I like to leave this to rest for a few minutes, covered, so that the bicarb can get to work its chemical magic.

Then, using a normal tablespoon, pile a heap of mix on to this until it is quite heaped. Roll this in your hands so that you have a small, thick sausage. Place the sausage on the lined tray and using the pads of your index and second finger press down lightly until you have a flat oval shape which is about  ¾ cm high. Continue until you have used all the mix - that should be around 12 of them.

Pop into the oven and cook for around 15 minutes. When you see that the edges are browning take the tray out and switch it the other way as you will notice that the browning is happening unevenly. This is normal in a fan oven. Cook for a further 5 minutes.

Now for the really important bit: the kwarezimal, when you take them out of the oven, must have a a hard, baked edge and a soft inside. When you touch them with your fingers there must be a lot of give. Real cookies only 'harden' slightly when they are cooled. If they are hard already in the oven they will break your teeth when they cool.

When still a little warm, that is after about 10 minutes (depending on the weather), drizzle runny honey over the top. Then chop some freshly-shelled pistachios and flick over the honey. They should stick.

Eat, eat, eat.

Shopping Tips
Agave syrup is available in large bottles from Casa Natura in High Street Sliema and Naturali at Smart Supermarket B'Kara, amongst others.


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Helga Borg
February 24, 2012
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You've made my day!! was really sulking cause I was going to skip have a kwarezimal this year since I've recently discovered I'm gluten intolerant. Thanks so much!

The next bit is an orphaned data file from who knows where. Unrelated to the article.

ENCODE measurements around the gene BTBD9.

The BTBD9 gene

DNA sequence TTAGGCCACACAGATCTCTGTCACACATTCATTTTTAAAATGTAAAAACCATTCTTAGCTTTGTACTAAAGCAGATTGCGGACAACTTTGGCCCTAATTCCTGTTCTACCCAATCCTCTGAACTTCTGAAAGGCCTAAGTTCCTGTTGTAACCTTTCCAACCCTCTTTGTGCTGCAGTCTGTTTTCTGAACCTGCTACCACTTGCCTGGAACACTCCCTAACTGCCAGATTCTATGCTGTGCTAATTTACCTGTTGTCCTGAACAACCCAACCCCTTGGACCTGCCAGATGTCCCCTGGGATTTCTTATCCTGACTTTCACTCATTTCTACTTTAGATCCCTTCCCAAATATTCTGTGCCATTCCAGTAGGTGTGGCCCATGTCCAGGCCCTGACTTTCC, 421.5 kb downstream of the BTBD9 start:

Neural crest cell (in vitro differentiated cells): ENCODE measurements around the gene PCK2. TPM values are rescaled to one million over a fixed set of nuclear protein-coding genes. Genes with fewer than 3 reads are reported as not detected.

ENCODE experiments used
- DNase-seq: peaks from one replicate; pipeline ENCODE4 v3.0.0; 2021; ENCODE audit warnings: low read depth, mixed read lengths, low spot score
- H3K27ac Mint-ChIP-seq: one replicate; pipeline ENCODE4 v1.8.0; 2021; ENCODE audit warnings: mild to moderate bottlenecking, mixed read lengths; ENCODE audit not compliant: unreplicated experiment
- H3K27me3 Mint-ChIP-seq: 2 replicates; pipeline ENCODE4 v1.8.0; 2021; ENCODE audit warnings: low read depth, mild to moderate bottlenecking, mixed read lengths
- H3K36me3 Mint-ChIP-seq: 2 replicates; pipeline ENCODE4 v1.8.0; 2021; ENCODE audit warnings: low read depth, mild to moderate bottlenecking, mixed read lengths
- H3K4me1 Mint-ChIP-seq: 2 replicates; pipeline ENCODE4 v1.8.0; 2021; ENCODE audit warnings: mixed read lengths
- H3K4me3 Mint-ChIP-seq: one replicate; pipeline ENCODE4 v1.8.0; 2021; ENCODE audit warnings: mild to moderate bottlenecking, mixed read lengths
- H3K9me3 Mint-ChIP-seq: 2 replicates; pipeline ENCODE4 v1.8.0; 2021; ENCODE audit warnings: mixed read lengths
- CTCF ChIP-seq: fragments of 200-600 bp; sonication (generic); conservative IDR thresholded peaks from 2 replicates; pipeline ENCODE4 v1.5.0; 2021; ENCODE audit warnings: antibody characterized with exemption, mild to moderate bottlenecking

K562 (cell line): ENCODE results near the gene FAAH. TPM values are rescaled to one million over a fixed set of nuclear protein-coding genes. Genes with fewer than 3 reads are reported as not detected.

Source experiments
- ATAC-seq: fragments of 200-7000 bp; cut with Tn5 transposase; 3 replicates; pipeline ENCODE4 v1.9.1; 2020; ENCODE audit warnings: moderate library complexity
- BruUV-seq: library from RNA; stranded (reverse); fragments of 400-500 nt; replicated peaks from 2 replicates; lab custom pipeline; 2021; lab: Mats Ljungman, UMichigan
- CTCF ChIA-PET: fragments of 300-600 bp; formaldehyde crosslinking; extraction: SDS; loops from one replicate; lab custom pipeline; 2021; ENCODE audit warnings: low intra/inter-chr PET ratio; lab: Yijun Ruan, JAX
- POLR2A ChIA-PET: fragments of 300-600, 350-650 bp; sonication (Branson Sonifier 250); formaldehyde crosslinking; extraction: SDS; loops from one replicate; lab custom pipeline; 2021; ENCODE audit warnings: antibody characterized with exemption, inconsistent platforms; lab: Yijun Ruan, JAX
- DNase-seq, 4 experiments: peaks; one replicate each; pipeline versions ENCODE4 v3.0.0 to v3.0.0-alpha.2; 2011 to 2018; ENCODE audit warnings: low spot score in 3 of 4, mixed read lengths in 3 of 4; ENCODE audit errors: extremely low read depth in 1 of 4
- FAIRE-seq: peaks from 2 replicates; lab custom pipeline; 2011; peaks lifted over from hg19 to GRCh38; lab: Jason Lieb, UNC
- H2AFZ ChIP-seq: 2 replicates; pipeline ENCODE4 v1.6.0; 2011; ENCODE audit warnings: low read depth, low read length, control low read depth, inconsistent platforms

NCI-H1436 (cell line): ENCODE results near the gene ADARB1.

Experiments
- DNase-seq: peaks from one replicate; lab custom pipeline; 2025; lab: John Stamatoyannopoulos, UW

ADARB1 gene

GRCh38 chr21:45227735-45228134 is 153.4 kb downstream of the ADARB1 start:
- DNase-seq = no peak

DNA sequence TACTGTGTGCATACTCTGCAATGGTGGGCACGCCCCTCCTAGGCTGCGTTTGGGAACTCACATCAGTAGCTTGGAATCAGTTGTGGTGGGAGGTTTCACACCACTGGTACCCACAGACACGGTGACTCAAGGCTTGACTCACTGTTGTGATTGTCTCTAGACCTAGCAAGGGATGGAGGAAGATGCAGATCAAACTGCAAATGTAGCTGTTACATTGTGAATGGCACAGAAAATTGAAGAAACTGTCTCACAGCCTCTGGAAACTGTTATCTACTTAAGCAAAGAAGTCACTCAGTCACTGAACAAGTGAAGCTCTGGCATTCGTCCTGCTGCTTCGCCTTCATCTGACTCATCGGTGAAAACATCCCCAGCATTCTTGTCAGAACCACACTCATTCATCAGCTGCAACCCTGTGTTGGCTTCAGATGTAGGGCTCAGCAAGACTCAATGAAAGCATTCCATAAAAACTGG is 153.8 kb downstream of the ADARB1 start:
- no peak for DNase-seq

Olivia Vassallo
March 26, 2011
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Had my first-try attempt of doing kwarezimal today! I followed your recipe and they came superb - soft, almondy and with a light texture. However, I also added 2 tblsp of good quality cocoa and I used sugar instead of the Agave syrup therefore I had to add some water to amalgamate the ingredients. Wonderful recipe! Will keep it handy.

charlotte schembri
March 25, 2011
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I'm only concerned coz I read that Agave Syrup is primarily fructose. Can it be subsituted by any other low-carb sweetener?

Mona's reply

Yes there are a lot of 'rumours' going around and the net is rife with them. Agave syrup has a very low GI and I have been experimenting with it for weeks now and my blood sugar is stable. It also gives intense (rather than fake) sweetness and lends a moistness to cakes which artificial sweeteners just take away. Not to mention the chemical elements in the latter...

charlotte schembri
March 25, 2011
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Recipe looks great. Cant' wait to try it out:)
Dear Mona, can I be a pain? for people who are counting carbs, how many grams would 1 piece/1serving have, approximately?

Mona's reply

My darling the people who do low carb never have to count. Low-carb food is very filling. So just eat them :)